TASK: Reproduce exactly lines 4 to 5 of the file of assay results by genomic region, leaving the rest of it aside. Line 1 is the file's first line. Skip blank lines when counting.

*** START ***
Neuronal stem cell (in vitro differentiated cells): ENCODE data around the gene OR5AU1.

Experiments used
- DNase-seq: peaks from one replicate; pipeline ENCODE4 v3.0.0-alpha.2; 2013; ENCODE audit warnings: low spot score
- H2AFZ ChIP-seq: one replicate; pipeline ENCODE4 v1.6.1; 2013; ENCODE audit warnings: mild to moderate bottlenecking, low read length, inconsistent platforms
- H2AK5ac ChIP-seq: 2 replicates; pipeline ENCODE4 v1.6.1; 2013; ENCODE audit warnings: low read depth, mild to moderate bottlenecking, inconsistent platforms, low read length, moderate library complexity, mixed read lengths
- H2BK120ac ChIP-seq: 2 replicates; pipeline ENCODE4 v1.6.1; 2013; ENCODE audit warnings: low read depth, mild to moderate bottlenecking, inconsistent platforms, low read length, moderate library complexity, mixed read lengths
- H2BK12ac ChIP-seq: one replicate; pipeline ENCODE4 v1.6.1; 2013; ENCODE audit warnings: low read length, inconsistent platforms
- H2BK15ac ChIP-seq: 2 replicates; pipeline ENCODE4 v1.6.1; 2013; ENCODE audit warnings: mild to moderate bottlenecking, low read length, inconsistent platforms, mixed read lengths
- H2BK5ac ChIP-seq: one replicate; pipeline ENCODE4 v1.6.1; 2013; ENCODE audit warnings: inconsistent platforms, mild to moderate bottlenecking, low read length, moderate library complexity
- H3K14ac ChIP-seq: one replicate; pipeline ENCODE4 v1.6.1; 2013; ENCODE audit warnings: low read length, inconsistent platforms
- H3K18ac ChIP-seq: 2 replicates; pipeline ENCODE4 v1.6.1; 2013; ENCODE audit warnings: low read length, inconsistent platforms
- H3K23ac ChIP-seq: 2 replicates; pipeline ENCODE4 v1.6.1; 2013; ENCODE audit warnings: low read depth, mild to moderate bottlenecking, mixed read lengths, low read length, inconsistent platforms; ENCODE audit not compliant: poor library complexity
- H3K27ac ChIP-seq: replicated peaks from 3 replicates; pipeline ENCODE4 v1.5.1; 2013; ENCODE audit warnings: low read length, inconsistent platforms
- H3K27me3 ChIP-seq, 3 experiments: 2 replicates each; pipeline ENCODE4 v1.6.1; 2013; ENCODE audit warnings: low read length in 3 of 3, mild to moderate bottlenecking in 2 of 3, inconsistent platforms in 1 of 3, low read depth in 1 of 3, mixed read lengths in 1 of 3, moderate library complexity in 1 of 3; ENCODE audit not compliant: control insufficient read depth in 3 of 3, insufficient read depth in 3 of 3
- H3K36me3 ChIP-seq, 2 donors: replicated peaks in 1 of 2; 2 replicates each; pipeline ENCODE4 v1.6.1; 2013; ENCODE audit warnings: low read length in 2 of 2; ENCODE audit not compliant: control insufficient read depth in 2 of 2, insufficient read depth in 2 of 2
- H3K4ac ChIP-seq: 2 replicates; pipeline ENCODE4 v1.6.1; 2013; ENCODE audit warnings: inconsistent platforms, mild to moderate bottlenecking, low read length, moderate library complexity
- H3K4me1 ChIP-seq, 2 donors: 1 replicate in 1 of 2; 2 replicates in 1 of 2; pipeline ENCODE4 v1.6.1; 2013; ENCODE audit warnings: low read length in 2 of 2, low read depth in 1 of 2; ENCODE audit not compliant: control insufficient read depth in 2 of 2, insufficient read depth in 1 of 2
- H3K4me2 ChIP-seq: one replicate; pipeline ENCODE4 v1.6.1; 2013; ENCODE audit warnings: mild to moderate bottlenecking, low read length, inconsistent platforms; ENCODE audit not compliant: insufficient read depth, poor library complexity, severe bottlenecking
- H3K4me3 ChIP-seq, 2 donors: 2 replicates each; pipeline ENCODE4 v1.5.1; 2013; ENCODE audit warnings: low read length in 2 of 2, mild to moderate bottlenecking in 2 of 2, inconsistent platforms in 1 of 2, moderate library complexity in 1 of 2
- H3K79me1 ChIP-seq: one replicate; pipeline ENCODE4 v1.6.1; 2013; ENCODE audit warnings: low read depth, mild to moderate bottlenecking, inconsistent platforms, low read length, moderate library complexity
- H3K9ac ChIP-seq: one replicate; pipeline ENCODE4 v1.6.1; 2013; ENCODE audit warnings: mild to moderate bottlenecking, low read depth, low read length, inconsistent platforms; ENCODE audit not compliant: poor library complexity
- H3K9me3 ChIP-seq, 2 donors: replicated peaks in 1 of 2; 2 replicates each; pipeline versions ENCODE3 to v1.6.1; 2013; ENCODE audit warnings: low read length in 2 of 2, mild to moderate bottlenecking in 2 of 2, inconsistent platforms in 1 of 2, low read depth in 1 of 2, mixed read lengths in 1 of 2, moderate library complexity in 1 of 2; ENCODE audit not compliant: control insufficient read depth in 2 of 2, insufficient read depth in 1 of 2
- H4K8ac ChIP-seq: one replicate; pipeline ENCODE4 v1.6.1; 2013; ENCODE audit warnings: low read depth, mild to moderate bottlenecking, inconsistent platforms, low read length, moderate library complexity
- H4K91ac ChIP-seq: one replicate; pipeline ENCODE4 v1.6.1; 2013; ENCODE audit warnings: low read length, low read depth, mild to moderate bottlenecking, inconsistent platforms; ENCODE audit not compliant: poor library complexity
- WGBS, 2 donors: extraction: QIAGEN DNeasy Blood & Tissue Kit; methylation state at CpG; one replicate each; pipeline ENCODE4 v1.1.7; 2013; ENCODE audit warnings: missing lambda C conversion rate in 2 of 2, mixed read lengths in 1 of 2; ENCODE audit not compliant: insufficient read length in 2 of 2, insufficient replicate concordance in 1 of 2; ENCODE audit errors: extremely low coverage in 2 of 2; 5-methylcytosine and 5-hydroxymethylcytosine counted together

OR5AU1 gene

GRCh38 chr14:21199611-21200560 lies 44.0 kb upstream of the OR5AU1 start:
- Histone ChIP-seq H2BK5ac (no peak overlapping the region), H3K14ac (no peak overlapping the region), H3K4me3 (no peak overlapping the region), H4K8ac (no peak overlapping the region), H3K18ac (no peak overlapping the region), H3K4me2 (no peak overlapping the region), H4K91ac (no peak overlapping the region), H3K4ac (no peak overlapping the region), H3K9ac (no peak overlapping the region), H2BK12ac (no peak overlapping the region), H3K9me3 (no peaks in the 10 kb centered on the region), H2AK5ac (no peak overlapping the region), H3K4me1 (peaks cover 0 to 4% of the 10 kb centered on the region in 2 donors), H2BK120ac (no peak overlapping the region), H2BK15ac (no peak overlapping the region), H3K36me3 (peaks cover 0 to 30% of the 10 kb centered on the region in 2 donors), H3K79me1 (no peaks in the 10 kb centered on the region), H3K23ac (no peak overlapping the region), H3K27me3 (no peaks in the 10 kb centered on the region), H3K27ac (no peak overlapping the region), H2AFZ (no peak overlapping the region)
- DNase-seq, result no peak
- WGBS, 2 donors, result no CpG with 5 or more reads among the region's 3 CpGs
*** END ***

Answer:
- H2AFZ ChIP-seq: one replicate; pipeline ENCODE4 v1.6.1; 2013; ENCODE audit warnings: mild to moderate bottlenecking, low read length, inconsistent platforms
- H2AK5ac ChIP-seq: 2 replicates; pipeline ENCODE4 v1.6.1; 2013; ENCODE audit warnings: low read depth, mild to moderate bottlenecking, inconsistent platforms, low read length, moderate library complexity, mixed read lengths